The harsh reality, however, is that newspapers now truly perform no genuine purpose beyond whatever benefit there might be from their leftover editorial voices. The daily newspaper, by its nature, is so far removed from delivering news in 2013 that the entire industry risks a collective class action suit for fraudulent advertising. The one thing newspapers still offer that no one else can—or at least that no one else does—is a (semi) coherent and (fairly) consistent read on the political, social, and cultural shenanigans of the epoch.

And you can actually learn something by reading daily newspaper editorials. I do not mean you can learn something factually fresh. I do not even mean you can learn something to make you think about the world a different way. I mean you can learn something about the peculiar way the particular class of people privileged enough to be newspaper editorial writers see your world. Their importance is not their role in the discredited ruse of projecting a disembodied corporate voice for the community's benefit. It is their exemplification of a collective way of thinking.

A perfect example is an editorial in the Saturday Globe and Mail that, once again, excoriates Toronto Half-Mayor Rob Ford. The Globe is deeply embarrassed by the Half-Mayor's drug-addled buffoonery and habitually speaks of him with the caustic snideness of an adolescent niece addressing a drunken uncle at Christmas dinner. Yet on Saturday, the Globe's editorialists went beyond making nasty cracks about drug abuse and took Ford to task for something as seemingly innocuous as personally returning constituents' phone calls.

"As (scandal) swirled around him this month, he repeatedly closed his short interactions with the media by saying that he had to get back to his office to resume his most important job: returning constituent phone calls. This probably isn't the best way for the chief executive of a giant organization to be spending his time. It would be helpful if he spent more time, say, reading up on the issues so as to better understand them. He might even change his mind," the Globe writers wrote.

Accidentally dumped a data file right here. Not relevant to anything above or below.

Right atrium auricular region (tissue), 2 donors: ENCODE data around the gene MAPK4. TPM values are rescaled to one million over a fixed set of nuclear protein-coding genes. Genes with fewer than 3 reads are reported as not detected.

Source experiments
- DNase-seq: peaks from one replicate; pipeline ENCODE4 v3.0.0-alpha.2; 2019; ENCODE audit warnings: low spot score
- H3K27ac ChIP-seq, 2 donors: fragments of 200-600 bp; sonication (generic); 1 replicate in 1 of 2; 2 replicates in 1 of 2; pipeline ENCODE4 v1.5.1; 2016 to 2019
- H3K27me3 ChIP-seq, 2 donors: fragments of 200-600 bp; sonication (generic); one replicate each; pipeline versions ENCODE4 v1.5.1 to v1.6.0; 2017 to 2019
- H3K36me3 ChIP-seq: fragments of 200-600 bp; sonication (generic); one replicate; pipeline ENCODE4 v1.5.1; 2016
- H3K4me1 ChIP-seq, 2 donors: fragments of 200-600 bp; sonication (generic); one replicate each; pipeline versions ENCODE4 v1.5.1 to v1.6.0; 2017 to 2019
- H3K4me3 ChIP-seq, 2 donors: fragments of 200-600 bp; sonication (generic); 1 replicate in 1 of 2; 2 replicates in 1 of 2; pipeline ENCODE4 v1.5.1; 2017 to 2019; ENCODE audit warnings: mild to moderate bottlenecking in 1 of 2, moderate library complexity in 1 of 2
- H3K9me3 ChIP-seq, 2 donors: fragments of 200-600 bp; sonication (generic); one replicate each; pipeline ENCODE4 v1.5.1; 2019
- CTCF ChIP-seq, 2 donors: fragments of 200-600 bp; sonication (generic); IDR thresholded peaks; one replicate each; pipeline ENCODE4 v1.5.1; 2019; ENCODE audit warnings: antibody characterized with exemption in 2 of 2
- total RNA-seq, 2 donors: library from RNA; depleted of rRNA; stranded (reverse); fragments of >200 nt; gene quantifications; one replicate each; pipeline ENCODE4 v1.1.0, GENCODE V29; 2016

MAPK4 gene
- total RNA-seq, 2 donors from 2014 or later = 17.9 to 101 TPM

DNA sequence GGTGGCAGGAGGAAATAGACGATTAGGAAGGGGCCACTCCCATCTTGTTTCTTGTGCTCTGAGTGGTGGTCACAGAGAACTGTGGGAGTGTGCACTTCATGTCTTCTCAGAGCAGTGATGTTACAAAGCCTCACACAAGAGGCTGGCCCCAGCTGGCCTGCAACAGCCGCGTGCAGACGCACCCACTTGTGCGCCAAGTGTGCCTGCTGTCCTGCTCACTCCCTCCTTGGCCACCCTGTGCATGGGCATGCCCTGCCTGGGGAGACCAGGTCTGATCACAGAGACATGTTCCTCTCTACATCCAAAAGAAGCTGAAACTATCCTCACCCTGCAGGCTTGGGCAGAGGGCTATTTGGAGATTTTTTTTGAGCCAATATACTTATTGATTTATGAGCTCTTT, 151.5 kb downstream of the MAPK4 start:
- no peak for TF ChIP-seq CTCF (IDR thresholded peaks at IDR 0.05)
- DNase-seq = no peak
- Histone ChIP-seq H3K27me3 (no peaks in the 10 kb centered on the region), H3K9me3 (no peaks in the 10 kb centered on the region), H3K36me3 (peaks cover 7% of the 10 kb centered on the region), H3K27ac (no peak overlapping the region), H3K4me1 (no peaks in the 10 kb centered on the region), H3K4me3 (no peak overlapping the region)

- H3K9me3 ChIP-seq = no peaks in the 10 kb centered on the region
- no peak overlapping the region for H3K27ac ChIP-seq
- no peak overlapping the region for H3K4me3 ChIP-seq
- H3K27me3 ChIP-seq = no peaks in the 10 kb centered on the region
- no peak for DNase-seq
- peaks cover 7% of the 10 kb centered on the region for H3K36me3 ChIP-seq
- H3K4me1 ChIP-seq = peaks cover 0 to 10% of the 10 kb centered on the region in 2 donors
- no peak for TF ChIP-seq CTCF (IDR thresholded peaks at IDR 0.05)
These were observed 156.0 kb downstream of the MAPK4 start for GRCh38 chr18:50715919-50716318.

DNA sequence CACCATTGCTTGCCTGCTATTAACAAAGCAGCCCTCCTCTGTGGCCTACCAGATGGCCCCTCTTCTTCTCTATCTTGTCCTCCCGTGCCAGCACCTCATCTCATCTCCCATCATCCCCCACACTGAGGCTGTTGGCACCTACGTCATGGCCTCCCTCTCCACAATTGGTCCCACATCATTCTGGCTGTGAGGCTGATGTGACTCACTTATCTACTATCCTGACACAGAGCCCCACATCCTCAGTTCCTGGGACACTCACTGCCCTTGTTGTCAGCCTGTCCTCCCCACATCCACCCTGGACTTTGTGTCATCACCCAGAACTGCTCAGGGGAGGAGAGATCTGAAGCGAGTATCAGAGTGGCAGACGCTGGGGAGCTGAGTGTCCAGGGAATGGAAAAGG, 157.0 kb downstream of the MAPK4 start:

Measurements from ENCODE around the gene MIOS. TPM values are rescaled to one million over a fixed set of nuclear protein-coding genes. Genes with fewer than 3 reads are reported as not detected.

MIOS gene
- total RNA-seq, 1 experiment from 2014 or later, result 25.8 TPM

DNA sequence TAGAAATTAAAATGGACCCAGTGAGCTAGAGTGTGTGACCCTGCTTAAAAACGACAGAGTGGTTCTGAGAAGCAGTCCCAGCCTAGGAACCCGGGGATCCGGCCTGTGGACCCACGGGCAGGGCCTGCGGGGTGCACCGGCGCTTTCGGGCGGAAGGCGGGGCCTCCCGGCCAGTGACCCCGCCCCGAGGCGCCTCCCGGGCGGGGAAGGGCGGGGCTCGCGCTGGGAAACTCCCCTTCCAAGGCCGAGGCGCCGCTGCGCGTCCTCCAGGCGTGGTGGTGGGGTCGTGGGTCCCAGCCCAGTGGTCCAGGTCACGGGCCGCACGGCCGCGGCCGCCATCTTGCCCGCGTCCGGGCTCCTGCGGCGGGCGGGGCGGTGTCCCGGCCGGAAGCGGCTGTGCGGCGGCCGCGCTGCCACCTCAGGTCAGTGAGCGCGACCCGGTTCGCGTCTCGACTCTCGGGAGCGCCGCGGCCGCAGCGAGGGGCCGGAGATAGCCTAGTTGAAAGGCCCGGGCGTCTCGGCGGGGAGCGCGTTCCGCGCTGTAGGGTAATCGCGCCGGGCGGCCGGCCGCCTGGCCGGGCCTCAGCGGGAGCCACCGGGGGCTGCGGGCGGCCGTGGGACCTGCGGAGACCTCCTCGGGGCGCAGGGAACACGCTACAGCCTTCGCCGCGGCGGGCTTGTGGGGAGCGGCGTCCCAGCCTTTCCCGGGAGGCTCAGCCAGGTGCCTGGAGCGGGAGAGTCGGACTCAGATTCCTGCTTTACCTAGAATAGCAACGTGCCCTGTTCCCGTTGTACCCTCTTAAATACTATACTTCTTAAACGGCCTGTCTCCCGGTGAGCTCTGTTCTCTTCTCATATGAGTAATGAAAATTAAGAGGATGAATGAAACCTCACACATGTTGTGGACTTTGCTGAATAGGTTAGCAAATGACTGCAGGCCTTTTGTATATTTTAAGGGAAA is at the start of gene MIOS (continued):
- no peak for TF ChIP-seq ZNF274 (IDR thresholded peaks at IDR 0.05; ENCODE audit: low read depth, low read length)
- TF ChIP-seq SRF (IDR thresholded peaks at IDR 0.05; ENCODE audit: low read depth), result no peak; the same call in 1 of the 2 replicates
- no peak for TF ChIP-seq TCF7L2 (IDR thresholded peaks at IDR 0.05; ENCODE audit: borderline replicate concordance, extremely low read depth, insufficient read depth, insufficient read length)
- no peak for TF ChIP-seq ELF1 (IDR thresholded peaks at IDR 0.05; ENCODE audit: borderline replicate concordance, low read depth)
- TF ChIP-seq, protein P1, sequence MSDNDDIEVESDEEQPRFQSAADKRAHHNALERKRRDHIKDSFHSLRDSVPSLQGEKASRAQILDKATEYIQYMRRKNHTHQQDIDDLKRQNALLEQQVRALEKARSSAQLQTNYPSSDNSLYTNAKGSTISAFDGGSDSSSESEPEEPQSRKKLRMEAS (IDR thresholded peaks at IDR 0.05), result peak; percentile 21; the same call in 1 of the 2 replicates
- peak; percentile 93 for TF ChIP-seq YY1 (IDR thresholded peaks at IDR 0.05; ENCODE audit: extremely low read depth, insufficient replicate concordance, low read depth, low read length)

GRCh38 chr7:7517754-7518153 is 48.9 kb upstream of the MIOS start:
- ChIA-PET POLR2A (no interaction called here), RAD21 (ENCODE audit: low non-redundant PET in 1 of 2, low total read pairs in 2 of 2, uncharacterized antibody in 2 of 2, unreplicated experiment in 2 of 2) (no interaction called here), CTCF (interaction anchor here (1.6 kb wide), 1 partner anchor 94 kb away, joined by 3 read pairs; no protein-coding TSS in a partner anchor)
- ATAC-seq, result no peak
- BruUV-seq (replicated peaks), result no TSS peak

This is a fascinating illustration of the way a gratuitously influential group of people understand democratic politics. The argumentative among us—moi? Jamais!—might point out that the conflation of political duty and corporate power led to its most ardent advocate being hung upside down on a meat hook in Milan at the end of the Second World War. What is indisputable is the worldview contained in the premise that a political leader's first duty is to the technocratic abstractions of his briefing books rather than to the voices of his electors and, indeed, the populace at large.

There is, in the immortal words of Leonard Cohen, "a crack in everything; it's how the light gets in." Newspaper editorials, for all their fraudulence and pompous pointlessness, are one of those cracks. Those who never read them miss the opening to let their light get in. If newspapers don't survive, as it seems almost certain they won't, it's hard to imagine what crack might open in their place.